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ICM VI clinical lectures concentrate on topics to ready the student for rotations. In this case-based curriculum, students work in groups to determine problem lists, differential diagnoses, and initial treatment plans, and write notes, prescriptions, and admission orders. Use of an electronic medical record is encouraged. An in-depth discussion of the case is provided by the faculty the following week. Additional sessions of this course provide clinical correlations with a strong focus on the endocrine and dermatologic systems, as well as obstetrics and gynecology. Offered in Pre-Clinical Block II, spring quarter.

Credits: 3

IMEDG 1701

General Internal Medicine Core Rotation I

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During the third year, each student will participate in two 4-week rotations in Internal Medicine. General Internal Medicine Core Rotation I includes hospital residency-based training or department-based training. Reading assignments, learning objectives, small group sessions, and lectures will supplement the clinical experience.

Credits: 6

IMEDG 1702

General Internal Medicine Core Rotation II

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During the third year, each student will participate in two 4-week rotations in Internal Medicine. General Internal Medicine Core Rotation II includes hospital department-based training or ambulatory internal medicine. Reading assignments, learning objectives, small group sessions, and lectures will supplement the clinical experience.

Credits: 6

IMEDG 1803

Subspecialty Internal Medicine Core Rotation

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During the fourth year, each student will participate in at least one 4-week medical sub-specialty rotation in a discipline of their choice. Appropriate subspecialties include, but are not limited to Cardiology, Gastroenterology, Hematology, Oncology, Rheumatology, Pulmonology, Neurology, Infectious Disease, Nephrology, Immunology, and Endocrinology. Rotation specific reading objectives supplement the clinical experience for each specialty.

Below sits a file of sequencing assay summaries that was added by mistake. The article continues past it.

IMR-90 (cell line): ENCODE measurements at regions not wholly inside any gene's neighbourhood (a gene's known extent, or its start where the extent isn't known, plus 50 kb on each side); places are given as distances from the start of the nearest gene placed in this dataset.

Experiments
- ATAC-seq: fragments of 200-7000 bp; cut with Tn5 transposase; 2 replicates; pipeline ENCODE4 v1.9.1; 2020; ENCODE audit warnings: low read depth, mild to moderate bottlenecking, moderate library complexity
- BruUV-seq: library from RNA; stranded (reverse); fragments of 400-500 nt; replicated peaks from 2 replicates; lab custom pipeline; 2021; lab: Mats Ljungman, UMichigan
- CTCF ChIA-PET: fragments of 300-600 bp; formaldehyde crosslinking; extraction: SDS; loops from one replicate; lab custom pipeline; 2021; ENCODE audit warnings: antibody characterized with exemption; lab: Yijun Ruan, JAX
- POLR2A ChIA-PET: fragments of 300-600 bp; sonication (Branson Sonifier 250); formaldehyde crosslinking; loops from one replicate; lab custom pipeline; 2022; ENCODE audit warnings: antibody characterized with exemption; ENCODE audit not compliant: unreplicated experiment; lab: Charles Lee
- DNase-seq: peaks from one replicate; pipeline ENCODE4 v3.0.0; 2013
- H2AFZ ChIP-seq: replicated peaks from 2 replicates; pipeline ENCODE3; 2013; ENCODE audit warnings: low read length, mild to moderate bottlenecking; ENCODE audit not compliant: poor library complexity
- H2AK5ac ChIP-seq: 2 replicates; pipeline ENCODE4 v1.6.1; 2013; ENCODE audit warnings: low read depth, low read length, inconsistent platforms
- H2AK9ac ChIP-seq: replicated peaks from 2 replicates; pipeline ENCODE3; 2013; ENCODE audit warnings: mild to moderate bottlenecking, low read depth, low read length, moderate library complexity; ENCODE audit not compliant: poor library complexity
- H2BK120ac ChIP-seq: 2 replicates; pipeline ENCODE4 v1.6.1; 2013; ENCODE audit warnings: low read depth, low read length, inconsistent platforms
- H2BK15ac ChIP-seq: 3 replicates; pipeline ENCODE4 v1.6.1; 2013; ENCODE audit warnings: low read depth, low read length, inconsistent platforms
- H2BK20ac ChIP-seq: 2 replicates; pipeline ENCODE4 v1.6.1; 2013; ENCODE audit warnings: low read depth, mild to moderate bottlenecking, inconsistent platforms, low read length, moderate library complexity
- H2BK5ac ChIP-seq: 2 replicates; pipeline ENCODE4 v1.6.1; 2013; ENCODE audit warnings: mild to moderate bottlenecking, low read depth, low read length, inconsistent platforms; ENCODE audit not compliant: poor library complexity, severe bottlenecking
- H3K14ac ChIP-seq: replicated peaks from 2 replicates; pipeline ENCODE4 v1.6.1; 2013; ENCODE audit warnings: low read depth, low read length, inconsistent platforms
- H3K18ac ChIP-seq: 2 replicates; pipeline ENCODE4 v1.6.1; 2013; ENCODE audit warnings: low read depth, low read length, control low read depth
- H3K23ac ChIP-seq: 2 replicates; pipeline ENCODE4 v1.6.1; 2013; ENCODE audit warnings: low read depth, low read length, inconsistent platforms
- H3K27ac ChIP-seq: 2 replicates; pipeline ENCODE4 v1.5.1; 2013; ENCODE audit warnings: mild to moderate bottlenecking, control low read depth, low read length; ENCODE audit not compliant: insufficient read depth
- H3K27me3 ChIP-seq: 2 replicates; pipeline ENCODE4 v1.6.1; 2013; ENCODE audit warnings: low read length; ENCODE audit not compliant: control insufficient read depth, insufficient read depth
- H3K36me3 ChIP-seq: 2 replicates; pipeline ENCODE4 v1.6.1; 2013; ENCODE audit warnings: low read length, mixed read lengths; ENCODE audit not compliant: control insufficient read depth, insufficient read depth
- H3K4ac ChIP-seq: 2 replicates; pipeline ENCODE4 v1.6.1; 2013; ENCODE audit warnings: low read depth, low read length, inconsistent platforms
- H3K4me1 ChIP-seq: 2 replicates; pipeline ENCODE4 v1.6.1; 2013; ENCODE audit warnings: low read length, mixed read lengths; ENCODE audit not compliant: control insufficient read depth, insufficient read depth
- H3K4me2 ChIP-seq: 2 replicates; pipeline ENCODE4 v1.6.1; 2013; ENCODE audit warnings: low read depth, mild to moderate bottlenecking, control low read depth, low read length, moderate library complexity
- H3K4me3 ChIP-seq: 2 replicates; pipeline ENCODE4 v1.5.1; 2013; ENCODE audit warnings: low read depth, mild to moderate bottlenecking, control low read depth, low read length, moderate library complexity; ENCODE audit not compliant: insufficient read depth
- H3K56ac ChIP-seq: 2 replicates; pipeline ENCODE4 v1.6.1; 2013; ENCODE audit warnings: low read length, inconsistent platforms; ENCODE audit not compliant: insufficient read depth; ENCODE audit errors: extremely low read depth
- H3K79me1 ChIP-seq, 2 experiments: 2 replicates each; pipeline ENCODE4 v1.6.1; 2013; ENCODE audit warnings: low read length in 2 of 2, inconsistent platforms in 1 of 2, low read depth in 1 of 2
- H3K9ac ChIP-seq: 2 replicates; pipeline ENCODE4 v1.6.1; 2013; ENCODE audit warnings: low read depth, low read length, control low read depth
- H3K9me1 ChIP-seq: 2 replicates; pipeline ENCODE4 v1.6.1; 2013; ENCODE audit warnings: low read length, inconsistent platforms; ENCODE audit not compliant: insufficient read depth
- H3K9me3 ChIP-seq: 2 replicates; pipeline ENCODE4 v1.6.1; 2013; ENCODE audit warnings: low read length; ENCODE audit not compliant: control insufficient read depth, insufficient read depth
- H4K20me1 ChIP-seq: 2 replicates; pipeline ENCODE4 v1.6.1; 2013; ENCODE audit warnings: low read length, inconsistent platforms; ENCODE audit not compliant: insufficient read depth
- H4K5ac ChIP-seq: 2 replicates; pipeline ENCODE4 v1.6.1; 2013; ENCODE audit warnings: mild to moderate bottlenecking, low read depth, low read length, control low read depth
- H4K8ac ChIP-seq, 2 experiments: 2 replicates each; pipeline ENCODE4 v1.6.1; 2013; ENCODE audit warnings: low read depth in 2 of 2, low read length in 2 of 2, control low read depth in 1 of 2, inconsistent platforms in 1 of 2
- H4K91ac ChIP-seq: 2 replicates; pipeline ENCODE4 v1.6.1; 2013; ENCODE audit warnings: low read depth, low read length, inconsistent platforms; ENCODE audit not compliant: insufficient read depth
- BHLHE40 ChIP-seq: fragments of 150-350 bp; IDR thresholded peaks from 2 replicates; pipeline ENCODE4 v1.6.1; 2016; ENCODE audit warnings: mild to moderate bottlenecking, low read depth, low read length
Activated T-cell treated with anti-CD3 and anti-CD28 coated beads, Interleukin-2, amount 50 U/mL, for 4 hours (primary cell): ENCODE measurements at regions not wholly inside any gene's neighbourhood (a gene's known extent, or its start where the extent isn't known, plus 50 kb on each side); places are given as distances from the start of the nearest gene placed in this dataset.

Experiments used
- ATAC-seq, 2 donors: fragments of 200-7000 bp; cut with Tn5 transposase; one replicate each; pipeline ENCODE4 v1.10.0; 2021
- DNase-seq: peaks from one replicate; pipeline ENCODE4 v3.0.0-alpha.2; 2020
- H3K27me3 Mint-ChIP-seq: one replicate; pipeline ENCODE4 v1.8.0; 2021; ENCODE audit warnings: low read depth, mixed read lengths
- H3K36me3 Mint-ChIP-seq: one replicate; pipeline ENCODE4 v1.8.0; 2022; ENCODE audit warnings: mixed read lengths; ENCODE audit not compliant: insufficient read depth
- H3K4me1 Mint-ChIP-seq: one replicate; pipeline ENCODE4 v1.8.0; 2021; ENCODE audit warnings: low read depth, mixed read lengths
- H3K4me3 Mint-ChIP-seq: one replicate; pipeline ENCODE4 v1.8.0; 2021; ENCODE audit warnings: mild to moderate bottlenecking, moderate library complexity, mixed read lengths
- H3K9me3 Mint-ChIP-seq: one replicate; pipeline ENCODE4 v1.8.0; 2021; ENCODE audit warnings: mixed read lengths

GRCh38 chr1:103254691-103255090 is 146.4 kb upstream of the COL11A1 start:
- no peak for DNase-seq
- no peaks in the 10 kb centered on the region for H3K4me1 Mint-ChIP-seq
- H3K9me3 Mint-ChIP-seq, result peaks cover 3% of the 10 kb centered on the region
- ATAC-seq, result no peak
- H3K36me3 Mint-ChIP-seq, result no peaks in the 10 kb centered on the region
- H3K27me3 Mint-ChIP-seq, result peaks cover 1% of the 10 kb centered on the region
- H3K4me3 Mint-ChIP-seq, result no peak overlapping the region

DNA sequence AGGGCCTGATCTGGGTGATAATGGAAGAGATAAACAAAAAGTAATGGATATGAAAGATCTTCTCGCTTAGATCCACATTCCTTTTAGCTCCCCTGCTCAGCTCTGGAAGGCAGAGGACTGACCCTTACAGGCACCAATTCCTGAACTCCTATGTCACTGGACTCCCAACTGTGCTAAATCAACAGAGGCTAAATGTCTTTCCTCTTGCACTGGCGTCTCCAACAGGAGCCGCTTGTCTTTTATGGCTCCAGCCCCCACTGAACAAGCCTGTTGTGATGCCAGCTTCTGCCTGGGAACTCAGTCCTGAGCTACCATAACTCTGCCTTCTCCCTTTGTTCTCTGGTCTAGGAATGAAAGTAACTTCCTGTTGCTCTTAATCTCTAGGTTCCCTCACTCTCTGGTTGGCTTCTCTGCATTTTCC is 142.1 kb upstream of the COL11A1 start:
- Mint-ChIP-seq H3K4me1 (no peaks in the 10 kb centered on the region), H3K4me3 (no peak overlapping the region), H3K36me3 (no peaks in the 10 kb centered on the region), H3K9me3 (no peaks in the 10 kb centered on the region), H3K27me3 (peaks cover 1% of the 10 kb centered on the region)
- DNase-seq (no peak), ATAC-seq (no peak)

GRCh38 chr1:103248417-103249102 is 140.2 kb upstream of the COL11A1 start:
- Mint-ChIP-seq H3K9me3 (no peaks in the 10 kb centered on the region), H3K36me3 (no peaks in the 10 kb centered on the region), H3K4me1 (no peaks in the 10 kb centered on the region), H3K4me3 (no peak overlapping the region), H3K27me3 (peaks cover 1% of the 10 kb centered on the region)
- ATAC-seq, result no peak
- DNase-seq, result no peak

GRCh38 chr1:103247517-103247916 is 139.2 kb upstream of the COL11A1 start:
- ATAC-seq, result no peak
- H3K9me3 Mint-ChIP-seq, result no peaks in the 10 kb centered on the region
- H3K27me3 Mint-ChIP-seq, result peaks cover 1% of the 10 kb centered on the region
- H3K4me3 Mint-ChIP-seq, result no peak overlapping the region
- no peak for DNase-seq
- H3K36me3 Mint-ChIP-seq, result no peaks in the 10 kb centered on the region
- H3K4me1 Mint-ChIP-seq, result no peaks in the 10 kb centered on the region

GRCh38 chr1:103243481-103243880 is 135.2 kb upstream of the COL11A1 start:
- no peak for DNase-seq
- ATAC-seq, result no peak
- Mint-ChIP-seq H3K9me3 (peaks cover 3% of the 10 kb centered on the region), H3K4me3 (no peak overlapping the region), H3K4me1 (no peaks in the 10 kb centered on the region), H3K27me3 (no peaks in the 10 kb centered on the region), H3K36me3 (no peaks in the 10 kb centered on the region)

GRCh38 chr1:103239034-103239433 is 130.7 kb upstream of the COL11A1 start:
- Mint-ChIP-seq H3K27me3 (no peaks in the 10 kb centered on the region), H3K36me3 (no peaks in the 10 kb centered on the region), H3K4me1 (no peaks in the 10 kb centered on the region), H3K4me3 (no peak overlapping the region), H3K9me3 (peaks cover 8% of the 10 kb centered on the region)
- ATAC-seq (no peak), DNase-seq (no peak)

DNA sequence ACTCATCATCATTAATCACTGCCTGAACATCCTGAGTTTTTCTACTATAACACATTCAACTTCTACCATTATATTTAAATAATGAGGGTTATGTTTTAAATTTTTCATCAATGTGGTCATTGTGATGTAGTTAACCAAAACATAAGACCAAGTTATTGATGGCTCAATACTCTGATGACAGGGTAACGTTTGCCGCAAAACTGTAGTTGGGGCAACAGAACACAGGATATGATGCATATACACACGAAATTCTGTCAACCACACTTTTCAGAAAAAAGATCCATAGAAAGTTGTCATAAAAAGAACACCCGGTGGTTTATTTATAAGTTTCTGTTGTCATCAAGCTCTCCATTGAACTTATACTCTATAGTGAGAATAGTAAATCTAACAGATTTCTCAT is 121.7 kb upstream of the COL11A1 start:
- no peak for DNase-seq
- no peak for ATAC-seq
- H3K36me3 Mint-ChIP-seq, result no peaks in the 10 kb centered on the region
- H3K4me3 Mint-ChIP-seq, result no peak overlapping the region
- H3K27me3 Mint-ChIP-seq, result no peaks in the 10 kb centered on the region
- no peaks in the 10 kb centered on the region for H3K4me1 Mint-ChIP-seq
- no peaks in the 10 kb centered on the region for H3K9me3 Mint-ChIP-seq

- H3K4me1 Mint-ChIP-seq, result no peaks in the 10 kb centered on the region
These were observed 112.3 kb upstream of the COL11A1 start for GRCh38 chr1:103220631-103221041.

Credits: 6

IMEDG 1804

Critical Care Core Rotation

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Each fourth year student will participate in a 4-week Critical Care rotation. The objectives for this rotation include examining, studying and participating in the management of patients in the hospital critical care setting. The student will become familiar with many common and some uncommon presentations encountered by the critical care physician, and will observe and perform procedures indicated for each patient.

Credits: 6

IMEDG 1804

Surgical Intensive Care Unit Core Rotation (alt. choice)

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In fourth year, students may request a 4-week Surgical Intensive Care Unit (SICU) Core Rotation as an alternative to a medical Critical Care Core Rotation. Students must be assigned by Department of Surgery and Anesthesia before scheduling. Objectives for rotation: examining, studying, and participating in management of surgical patients in a hospital SICU setting. Students become familiar with many common and uncommon presentations encountered by surgeons and critical care physicians, and observe and perform procedures for each surgical patient. Students are responsible for all required Critical Care Core Rotation material and additional SICU material. Must pass the Critical Care Core Rotation exam and 15 additional SICU questions.

Credits: 6

MICRG 1531

Immunology

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This course uses a didactic approach for a comprehensive coverage of immunology. Students are presented with information pertinent to fundamental principles of immunology, the cells and cell products involved in host defense mechanisms, their origin, function, and their roles in health, infectious processes, and in immunologic disorders and deficiencies. Offered in Pre-Clinical Block I, spring quarter.

Credits: 3

MICRG 1611

Microbiology